Unlike for H2O and CO (Keto & Caselli 2008; Caselli et al. 2012; Keto et al. 2014), we did not develop any simplified chemistry for NH3 to be coupled with the hydro-dynamical evolution. Two different approaches were followed to simulate the observed spectrum: (1) the radial profile of o-NH3 follows that of p-NH3 deduced by Crapsi et al. (2007) using VLA observations of p-NH3(1,1), assuming an ortho-to-para NH3 abundance ratio of 1 and 0.74, and extrapolating to larger radii (see Eq. (1)); (2) the radial profile of o-NH3 was calculated using the chemical model predictions of Sipilä et al. (2015a,b) and Sipilä et al. (2016) applied to the L1544 physical structure deduced by Keto & Caselli (2010) and Keto et al. (2015), who demonstrated that other observed line profiles can be reproduced by the quasi-equilibrium contraction of an unstable Bonnor-Ebert sphere. The two abundance profiles are presented in Fig. 3 together with the profile of H2O deduced by Caselli et al. (2012) and refined by Keto et al. (2014).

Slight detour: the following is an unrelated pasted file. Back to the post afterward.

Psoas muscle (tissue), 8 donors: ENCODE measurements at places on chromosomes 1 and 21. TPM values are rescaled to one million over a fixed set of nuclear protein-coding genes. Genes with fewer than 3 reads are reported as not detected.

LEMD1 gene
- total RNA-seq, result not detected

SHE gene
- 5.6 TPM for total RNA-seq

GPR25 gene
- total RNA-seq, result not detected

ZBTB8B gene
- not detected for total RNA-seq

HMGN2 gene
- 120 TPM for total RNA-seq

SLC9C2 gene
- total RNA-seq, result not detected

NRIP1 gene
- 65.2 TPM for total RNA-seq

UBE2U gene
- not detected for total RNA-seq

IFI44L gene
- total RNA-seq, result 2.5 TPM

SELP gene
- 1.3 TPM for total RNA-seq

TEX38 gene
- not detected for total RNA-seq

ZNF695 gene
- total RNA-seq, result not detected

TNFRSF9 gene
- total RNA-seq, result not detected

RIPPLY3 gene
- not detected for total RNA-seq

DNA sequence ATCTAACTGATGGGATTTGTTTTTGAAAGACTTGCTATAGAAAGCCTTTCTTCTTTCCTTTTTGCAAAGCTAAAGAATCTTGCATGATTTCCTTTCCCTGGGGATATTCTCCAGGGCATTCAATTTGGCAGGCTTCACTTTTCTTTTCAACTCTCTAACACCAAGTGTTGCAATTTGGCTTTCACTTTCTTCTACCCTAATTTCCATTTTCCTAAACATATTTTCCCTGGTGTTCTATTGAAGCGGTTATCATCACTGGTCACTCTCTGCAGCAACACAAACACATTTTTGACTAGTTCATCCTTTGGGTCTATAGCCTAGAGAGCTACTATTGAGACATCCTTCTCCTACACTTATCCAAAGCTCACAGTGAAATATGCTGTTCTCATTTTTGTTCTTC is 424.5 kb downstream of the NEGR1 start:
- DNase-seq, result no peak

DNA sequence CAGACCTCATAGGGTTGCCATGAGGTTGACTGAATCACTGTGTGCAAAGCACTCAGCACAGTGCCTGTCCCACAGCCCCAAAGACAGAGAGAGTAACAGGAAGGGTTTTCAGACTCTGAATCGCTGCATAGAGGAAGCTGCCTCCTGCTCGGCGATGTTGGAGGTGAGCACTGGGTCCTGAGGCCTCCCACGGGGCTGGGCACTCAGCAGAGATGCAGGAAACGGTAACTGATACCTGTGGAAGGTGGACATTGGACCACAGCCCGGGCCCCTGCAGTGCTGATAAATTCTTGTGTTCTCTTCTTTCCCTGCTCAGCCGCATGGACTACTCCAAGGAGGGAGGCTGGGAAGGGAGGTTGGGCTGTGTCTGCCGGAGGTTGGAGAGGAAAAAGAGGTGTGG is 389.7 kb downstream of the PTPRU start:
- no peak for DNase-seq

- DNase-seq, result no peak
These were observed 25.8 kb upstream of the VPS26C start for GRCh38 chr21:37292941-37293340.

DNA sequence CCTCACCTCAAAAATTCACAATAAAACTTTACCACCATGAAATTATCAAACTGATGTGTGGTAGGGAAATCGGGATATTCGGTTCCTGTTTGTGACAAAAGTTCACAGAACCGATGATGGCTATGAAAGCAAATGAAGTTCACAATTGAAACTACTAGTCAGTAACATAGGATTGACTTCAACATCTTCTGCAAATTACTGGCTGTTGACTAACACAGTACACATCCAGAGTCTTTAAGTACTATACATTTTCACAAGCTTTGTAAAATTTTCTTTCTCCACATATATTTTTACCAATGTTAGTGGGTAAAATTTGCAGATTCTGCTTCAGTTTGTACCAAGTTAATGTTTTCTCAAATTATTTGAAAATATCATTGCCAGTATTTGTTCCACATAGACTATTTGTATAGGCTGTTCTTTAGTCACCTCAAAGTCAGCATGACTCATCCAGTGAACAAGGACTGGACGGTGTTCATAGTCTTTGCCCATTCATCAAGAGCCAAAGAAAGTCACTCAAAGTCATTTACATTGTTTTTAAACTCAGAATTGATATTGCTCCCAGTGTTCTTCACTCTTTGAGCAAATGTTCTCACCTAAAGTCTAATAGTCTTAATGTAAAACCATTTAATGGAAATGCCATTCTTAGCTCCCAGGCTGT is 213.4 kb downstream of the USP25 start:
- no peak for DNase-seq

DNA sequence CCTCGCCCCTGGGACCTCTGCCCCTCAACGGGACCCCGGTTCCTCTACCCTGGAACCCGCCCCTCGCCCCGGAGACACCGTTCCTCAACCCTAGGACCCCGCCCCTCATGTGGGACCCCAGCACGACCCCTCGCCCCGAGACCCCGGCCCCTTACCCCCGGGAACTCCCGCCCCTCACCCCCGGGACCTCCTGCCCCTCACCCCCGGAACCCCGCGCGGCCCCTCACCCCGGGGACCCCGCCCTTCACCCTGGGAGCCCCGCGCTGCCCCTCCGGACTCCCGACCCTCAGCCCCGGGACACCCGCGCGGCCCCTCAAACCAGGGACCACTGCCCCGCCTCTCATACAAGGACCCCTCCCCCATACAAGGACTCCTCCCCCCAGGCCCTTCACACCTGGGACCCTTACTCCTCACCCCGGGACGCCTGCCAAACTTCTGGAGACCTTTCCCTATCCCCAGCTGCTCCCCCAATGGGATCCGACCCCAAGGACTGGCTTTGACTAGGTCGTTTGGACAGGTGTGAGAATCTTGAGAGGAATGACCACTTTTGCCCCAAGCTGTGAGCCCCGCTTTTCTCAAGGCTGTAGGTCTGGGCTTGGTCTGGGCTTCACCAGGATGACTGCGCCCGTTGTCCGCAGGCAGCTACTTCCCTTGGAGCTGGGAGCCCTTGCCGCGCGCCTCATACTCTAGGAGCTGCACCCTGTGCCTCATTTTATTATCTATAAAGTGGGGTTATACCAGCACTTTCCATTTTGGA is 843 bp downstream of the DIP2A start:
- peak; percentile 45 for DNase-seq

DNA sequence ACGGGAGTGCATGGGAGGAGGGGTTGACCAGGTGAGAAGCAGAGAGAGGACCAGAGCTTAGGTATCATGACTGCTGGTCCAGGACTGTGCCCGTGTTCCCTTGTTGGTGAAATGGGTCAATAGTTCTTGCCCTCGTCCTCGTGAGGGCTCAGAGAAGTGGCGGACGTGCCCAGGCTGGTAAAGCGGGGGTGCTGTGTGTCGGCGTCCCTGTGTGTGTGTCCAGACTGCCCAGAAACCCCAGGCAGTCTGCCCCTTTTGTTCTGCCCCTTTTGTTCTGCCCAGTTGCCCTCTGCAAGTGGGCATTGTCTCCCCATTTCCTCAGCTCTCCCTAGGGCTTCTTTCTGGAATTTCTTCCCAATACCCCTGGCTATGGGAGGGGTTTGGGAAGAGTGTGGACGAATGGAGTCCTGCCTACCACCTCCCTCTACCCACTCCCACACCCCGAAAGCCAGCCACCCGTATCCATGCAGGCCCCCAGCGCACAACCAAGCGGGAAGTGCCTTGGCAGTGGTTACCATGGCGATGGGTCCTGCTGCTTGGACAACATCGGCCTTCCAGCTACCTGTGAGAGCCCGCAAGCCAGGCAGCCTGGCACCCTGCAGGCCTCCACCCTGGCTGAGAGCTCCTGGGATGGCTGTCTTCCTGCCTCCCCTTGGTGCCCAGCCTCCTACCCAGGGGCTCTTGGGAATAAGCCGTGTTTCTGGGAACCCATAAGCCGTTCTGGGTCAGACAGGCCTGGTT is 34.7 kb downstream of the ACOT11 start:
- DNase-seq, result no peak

thumbnail Fig. 3

Radial profile of the fractional abundance of o-NH3  with respect to H2, X(o-NH3), in L1544. The blue profile has been deduced from observations carried out by Crapsi et al. (2007) assuming an ortho-to-para NH3 abundance ratio of 1 (dashed curve) and 0.7 (solid curve); the red profile is the result of a chemical model calculation by Sipilä et al. (2015a,b). The black profile refers to the total (ortho+para) abundance of H2O from Keto et al. (2014).